As the WSWS noted in 2014, in relation to the issues raised by Harvard’s new sexual misconduct policy, “Obama’s sexual assault publicity stunt is directed in particular at shoring up support for the Democrats among those liberal and ‘left’ layers of the upper middle class mesmerized by questions of personal identity. These layers, who are as indifferent to the conditions of the broad mass of the population as the White House itself and who support the administration’s imperialist interventions abroad, are being rallied on issues of gender, sexual orientation and race.”
A critical event in this extended scenario was the case of Brock Turner, convicted of rape while at Stanford University in 2016. The case, like many other similar cases, was shrouded in alcohol and confusion, but was picked up by feminists and the pseudo-left as a cause celebre. Unabashed proponents of law-and-order, these groups clamored for a harsh sentence and demanded the recall of the local judge who had sentenced Turner to six months in jail.
Vice President Biden, making an extraordinary intervention in the case, joined this political witch-hunt against the judge. The case was used by the highest levels of the Democratic Party in a dishonest and filthy attempt to draw in students who had supported the Sanders campaign and to try to pass off the Clinton campaign as an advance for gender equality.
The pseudo-left and the Democrats react
Virtually the entire Democratic Party establishment has pronounced on the DeVos policies—with an energy dwarfing their reactions to the Trump threat to annihilate North Korea. “This is a disgrace and a disservice to everyone who has worked to address sexual violence. Congress must act to undo this terrible decision,” tweeted Bernie Sanders. Twenty-nine Democratic Senators including Majority Leader Chuck Schumer vociferously defended the Obama guidelines.
But the most fervent defenders of the Obama measures are found among the liberals and pseudo-leftists who cast themselves as defending “survivors,” while supporting the shredding of basic democratic rights.
An article in the New York Times on September 19 by Miriam Gleckman-Krut and Nicole Bedera, two gender studies researchers, is typical. It goes to great lengths to defend the use of the standard “preponderance of evidence” to convict students of sexual misconduct, contrasting it with the criminal notion of “guilty beyond a shadow of a doubt.” Their argument dishonestly omits the fact that the standard vacated by Obama had been “clear and convincing evidence,” not “guilty beyond a shadow of a doubt.” They then admit that “The preponderance of evidence standard is … survivor-centered,” e.g., not neutral but tilted in favor of the accuser.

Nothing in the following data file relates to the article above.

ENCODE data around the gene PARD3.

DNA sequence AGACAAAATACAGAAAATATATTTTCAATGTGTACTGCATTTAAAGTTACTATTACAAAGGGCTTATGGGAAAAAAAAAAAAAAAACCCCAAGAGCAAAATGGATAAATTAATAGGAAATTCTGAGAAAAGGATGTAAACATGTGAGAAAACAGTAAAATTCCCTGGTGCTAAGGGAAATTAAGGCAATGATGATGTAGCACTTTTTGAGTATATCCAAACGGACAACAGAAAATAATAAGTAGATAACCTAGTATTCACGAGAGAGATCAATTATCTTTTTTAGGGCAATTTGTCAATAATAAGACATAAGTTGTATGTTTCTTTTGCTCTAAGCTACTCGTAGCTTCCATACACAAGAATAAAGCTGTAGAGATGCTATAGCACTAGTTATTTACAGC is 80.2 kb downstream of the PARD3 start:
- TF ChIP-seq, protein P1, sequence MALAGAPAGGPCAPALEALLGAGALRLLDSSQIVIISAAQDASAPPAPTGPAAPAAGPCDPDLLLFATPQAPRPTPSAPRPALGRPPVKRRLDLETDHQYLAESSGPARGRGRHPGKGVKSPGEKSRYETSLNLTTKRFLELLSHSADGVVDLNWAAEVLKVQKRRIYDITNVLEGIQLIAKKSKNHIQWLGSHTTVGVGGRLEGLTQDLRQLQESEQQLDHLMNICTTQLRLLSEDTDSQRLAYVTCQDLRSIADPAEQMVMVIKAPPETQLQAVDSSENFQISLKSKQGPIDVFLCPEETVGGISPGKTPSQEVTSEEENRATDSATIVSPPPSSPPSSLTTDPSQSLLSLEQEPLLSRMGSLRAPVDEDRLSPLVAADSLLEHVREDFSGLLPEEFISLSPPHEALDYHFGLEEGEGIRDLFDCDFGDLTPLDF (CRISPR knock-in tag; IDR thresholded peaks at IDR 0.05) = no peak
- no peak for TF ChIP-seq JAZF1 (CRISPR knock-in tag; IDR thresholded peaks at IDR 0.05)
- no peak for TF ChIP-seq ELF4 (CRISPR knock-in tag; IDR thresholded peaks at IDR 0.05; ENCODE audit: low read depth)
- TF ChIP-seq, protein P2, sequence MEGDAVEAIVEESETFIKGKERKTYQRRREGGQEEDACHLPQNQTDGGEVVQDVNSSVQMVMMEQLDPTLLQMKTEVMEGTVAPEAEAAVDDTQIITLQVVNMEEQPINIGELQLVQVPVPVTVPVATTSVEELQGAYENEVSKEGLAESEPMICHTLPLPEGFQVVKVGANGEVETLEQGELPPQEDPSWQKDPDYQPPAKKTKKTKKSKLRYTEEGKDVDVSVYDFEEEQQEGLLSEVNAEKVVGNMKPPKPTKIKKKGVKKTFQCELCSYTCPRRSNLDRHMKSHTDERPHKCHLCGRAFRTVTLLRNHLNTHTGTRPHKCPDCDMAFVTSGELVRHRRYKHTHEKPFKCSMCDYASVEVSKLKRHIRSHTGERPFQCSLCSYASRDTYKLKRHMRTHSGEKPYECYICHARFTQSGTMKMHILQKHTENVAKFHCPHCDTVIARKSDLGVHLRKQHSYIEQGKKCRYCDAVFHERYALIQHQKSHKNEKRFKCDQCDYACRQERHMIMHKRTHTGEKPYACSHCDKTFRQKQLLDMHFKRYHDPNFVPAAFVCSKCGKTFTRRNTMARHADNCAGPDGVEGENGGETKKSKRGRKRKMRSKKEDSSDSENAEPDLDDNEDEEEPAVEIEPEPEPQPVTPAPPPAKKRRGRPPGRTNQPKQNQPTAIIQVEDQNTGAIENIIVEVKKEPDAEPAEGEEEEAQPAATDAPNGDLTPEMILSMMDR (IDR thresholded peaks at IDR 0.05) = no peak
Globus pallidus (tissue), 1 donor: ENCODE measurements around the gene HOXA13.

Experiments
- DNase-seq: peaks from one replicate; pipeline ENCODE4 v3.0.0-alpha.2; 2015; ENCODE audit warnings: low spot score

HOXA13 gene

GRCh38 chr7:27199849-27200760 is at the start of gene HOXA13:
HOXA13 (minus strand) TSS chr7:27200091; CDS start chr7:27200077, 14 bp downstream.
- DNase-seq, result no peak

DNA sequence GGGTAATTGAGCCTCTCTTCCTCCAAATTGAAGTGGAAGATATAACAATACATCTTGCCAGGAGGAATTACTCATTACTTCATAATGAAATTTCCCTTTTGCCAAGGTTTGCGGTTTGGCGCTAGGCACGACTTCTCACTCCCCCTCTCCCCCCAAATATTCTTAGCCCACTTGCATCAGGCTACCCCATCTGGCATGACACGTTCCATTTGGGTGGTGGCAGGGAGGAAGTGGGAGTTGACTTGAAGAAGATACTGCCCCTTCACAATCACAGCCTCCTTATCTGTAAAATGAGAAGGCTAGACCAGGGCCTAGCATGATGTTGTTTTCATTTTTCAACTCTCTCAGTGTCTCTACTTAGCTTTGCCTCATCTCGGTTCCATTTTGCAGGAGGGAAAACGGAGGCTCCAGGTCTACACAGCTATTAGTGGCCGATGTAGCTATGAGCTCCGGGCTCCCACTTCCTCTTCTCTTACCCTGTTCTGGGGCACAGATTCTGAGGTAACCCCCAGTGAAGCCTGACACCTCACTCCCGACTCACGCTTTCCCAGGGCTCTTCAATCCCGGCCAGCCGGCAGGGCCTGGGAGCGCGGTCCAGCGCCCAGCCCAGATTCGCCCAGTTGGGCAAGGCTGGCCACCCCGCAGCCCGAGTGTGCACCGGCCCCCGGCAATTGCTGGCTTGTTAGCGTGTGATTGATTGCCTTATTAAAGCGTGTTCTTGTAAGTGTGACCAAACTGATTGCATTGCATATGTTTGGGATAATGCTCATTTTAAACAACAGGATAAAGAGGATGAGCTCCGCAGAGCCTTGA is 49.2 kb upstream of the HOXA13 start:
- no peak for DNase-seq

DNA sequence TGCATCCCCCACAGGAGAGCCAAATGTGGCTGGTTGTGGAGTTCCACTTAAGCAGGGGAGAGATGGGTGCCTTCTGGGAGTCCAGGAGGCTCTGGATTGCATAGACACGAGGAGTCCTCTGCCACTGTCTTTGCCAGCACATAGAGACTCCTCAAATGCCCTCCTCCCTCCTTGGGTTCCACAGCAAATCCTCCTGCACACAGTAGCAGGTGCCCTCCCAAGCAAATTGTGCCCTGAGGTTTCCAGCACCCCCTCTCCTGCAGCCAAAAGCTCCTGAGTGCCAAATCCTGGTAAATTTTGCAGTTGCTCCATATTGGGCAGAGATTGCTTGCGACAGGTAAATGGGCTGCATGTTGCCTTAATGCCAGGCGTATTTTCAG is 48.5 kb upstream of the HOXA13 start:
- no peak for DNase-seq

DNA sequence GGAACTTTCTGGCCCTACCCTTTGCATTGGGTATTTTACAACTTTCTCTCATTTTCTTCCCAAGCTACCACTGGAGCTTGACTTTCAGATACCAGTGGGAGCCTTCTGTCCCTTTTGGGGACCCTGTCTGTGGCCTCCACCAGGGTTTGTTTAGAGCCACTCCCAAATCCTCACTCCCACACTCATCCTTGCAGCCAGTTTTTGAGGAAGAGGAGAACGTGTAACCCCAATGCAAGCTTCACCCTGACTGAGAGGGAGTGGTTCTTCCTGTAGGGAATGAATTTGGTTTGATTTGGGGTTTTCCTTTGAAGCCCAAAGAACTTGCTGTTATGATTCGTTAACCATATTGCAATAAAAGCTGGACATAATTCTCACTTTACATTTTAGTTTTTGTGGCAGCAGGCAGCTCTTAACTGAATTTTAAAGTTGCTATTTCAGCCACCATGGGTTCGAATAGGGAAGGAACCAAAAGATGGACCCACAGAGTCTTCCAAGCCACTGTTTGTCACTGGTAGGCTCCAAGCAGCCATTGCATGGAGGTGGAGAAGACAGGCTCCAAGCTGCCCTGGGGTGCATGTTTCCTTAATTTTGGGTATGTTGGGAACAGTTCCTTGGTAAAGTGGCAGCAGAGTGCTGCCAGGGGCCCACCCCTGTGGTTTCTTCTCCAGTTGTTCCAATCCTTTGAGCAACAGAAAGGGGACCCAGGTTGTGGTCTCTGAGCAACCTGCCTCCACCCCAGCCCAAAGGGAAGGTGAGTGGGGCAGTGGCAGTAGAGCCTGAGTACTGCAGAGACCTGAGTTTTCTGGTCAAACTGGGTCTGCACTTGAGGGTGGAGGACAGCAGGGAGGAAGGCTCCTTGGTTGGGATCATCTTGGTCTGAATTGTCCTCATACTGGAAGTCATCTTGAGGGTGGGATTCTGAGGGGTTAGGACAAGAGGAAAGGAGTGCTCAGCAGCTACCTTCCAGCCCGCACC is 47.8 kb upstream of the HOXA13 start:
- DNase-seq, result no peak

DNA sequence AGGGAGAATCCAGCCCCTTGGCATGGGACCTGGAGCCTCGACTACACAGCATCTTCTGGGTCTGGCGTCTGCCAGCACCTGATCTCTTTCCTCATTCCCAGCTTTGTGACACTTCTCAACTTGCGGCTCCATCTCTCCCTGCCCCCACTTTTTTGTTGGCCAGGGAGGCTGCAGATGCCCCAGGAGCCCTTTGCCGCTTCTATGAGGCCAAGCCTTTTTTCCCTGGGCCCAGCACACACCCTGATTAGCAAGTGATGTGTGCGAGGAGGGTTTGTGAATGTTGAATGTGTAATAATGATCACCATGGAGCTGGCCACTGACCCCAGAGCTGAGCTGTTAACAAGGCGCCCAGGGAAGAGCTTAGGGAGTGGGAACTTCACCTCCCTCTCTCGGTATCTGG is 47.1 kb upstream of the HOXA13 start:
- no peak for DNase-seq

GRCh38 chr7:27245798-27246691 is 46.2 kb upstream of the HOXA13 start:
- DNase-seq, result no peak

They further dismiss the problem of a lack of evidentiary-based hearings since “Many survivors struggle to produce what campus hearing boards would consider evidence,” arguing that lack of evidence shouldn’t rule out labeling someone as a rapist and expelling them from college.
In other words, the Times’ opinion piece defends the Obama policy for its anti-democratic content. The idea that it is necessary to bend, if not obliterate, democratic rights—with the claim that the history of violence against women necessitates it—is unprincipled and bankrupt. What kind of legal system favors the accusers over the accused and dispenses with the need for evidence? An authoritarian one.
In the same political vein, a September 12 article in the liberal-left Nation makes the absurd suggestion that the Obama measures were holding back a proliferation of rapists on campuses. They claim that rolling back the guidelines “sends a message” to those who may “forgo consent and commit sexual assault.”
The Democratic Party, their spokesmen and pseudo-left hangers-on have demonstrated their fundamental hostility to democratic rights, and as a result handed the neo-fascist Republicans an opportunity to confuse and disorient popular sentiment.
What about DeVos?
The Trump administration’s assault on democratic rights—from plans for a militarized wall on the US-Mexican border, Muslim bans, sanctioning police violence to a murderous Nazi rampage in Charlottesville—seeks to appeal to popular anger and disaffection to advance a nationalist and fascistic policy, and this includes appeals to racists, homophobes and misogynists.
While DeVos has not revealed details the policy she and Office of Civil Rights (OCR) director Candice Jackson will enact, the Republican Party 2016 platform called for moving all cases of sexual misconduct to the police and courts—a policy that would have a chilling effect on victims seeking to report sexual abuse while strengthening the jurisdiction and influence of police on campuses.
Director Jackson, in charge of enforcing the new Trump administration policies on sexual misconduct, epitomizes the nexus between extreme-right and the current administration. She has long associated herself with the Ludwig von Mises Institute, described by the Southern Poverty Law Center as a “network(s) for the spread of bigotry,” and the thinking of Murray Rothbard. Rothbard—an outright racist and ferocious anti-communist—denounced Brown v. Board of Education, called for the repeal of the 1964 Civil Rights Act (the basis of Title IX) and claimed the “entire civil rights structure” trampled on property rights.
The Democratic Party and the pseudo-left, through their embrace of reactionary attacks on democratic rights and social policy, have opened to the door to the cynical right-wing populism of the Trump administration. Breaking political ties with both capitalist parties is the prerequisite for the working class to elaborate an independent class policy for the defense of all democratic rights, which is only possible on a socialist basis.